Women in Italian Society

When attempting to create a new political party, and from that party, a successful party government, the ideology cannot be too extreme, relative to the beliefs and the ideas of the populace. For example, the degree of Nazi anti-Semitic polices seems extreme to outsiders, but general German distrust and distain for Jews allowed the Nazis to implement these policies. In his novel, Bread and Wine, Ignazio Silone depicts the role of women in Italian society, clarifying how and why extremely masculine movements developed in early 20th century Italy.

In “The Futurist Manifesto,” in 1909, FT Marinetti states that the movement seeks to glorify war, militarism, patriotism, destruction, and contempt for women. This attitude towards women is seen again in Fascist policies that attempted to keep women in traditional roles. Mussolini himself declares in “What is Fascism” that war is the ultimate test of a nation. War excludes women, for the most part, therefore, women are not nearly as important to the nation as men. In Bread and Wine, the main character, Don Paolo, says to a prospective nun, “ ‘You would have the other possibility that life offers most women…You could become a good wife and mother of a family’ ”(Silone 101). Women had two choices in life: the Church or a family. These were the places for women in society. And if a woman were to stray from these honorable paths, like Bianchina, and, for example, become pregnant out of wedlock, she dishonors herself and her family. This social view is reflected in Italian laws that forbid abortions.

In Fascist Italy, the role of women was clear and traditional. Don Paolo even feels that he must “get away from the tedious female atmosphere by which he was surrounded”(Silone 112). This expresses men’s distain toward women, as well as the fear of appearing too feminine, and possibly homosexual, like Gabriele in Ettore Scola’s A Special Day.

How and why did masculine movements developed in early 20th century Italy? Was it the fear of the rising status of women or the fear of the loss of masculinity? Was it both? Was it neither? Why?

Mussolini’s Warmongering Fascism

In Benito Mussolini’s What is Fascism, the dictator attempts to define Fascism by casting it against what he sees as changing world politics. He describes Fascism to be the new man’s type of government, a drastic shift away from the 19th and 20th century’s swing towards liberalism and democracy. He breaks Fascism also from the supreme left of Marxism. He goes on to describe Fascism as a fast, warmongering – along with an exceedingly nationalistic core – belief system.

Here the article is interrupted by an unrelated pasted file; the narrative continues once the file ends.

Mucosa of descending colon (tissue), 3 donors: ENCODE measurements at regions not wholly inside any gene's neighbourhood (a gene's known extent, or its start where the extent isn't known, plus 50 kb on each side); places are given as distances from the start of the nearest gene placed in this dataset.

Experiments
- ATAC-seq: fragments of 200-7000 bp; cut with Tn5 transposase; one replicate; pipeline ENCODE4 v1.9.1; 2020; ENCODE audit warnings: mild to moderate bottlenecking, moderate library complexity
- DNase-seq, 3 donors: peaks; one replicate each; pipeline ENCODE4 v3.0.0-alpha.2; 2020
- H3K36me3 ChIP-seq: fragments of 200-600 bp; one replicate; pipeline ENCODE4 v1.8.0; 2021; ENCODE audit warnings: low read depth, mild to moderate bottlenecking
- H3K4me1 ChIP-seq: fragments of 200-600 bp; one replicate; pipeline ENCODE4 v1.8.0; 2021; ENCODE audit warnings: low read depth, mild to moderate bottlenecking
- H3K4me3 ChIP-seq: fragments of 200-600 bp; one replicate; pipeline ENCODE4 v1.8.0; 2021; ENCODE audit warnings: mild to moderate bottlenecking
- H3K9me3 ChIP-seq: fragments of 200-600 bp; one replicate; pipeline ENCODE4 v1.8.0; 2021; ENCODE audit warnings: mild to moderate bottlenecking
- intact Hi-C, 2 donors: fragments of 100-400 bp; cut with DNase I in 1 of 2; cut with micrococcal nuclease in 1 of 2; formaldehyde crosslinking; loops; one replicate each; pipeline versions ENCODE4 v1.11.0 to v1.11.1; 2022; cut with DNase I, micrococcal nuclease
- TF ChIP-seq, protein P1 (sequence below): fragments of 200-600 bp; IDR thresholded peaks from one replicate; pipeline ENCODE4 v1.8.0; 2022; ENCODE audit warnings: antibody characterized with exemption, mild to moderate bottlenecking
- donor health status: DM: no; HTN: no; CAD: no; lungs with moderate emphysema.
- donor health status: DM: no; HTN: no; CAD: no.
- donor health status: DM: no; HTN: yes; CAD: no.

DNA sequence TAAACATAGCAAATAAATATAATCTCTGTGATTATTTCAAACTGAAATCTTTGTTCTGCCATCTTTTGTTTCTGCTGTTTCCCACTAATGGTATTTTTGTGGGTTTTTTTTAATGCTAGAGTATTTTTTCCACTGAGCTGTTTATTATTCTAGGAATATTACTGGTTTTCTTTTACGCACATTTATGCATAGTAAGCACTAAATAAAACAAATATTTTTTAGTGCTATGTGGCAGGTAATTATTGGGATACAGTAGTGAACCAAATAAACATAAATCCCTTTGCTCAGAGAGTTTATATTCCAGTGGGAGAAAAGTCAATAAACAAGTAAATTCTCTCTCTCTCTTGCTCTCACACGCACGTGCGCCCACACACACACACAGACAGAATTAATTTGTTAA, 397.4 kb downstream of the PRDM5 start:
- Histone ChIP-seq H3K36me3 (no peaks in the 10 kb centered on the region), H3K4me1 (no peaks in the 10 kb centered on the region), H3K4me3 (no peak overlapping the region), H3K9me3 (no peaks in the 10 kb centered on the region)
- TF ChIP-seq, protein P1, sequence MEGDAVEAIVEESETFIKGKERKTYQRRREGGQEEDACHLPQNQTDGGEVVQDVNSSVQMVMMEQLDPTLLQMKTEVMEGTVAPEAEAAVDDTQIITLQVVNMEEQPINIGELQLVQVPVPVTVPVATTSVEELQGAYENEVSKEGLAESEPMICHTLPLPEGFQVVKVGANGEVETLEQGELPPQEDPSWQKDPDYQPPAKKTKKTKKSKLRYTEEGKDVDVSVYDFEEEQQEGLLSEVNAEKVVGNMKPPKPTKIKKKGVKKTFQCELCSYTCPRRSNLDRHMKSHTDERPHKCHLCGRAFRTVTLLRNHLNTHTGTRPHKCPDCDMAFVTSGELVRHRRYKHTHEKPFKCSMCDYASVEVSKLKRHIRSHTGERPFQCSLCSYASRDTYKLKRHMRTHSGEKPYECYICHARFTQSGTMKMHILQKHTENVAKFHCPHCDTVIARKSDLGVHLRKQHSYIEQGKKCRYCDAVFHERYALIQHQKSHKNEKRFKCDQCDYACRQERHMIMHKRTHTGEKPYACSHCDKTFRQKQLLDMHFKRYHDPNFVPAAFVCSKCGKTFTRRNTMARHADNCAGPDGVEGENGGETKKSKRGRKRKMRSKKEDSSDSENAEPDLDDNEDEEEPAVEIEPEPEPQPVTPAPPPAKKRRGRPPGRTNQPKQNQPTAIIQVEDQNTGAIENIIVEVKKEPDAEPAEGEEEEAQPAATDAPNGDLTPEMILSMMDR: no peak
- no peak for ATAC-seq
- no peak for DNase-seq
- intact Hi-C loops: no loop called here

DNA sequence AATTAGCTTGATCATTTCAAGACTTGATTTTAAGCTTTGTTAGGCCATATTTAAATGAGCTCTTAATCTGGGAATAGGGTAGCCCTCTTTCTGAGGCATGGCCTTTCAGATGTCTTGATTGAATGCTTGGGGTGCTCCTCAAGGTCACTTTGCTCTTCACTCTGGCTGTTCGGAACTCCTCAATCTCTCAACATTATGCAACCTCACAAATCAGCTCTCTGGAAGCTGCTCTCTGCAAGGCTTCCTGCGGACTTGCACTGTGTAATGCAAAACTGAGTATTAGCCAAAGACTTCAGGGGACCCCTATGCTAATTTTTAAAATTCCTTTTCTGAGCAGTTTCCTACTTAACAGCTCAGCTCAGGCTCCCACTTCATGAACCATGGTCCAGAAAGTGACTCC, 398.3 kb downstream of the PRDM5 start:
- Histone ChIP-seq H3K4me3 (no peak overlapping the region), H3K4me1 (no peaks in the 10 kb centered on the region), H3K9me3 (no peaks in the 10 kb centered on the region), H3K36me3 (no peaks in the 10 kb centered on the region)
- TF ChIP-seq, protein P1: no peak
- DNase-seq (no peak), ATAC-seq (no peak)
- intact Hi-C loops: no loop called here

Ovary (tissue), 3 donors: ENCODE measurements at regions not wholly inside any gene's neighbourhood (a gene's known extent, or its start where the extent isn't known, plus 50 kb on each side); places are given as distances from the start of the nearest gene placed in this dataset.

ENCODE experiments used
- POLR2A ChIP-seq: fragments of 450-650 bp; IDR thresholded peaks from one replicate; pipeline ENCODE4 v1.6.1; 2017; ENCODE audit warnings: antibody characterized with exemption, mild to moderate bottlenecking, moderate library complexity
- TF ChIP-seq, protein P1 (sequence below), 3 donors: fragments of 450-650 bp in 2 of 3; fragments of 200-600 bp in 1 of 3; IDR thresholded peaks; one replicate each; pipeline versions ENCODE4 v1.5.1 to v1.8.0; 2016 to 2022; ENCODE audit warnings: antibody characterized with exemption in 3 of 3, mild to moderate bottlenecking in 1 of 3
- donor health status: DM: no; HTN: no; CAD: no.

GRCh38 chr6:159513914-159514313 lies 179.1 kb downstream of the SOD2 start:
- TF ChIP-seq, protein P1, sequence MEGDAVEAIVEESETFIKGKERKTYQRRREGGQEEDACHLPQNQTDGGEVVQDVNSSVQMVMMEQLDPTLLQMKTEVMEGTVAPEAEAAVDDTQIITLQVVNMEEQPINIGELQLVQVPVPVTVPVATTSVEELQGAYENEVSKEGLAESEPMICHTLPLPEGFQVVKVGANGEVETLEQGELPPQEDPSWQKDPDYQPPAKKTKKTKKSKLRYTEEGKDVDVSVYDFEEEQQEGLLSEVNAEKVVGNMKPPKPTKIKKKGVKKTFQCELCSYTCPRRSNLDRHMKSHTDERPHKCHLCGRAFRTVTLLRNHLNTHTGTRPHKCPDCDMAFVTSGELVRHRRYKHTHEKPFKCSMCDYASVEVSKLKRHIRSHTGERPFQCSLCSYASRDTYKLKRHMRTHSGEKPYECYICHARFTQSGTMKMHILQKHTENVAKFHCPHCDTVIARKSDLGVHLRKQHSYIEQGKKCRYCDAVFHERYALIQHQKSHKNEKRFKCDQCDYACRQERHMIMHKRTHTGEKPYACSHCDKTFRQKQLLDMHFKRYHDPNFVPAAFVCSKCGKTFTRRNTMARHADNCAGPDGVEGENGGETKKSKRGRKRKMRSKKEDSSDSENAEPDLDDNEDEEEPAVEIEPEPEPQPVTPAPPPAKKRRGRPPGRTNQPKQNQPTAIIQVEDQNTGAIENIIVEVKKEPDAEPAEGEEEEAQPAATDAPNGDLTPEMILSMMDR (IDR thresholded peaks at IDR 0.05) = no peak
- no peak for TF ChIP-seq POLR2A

Overall, Mussolini’s message comes across very similar to his Italian acquaintance, F.T. Marinetti’s Futurist Manifesto in its aggressive warmongering and nationalistic message. Mussolini immediately describes the “manly” Fascist ideal of war as a perpetual means not to an end but instead to as an integral part of a political institution. In historical perspective, this idea of the Fascist war as a necessary part of Mussolini’s new direction for Italy is another sharp change from Italy’s previous policies. Prior to the war in Europe, Italy had been unable to show any regional dominance or evidence of successful imperialism. Mussolini, in his concluding remarks of his work, discusses this idea of expansion. His attempts to suppress the Libyan revolts and take Ethiopia were both examples of his attempts for regional hegemony in Africa. While it was obviously followed by World War II, these early imperialist tendencies set the example for which he argues so clearly argues for.

Overall his work describes a strict clamp down on individual freedoms and a severely increased importance of the state and its needs. The warmongering part, similar to the Futurist ideal is only one facet of the Fascist ideology used to increase Italian power. This drastic shift from the rest of Western Europe towards an idea of “perpetual peace” with a league of nations calls into question the Italian motivation to become so radical. The idea of Fascism as a change away from the left and the right calls into question the deeper social cultural situation of Italy at the time for both the genesis and peoples’ rallying around this system.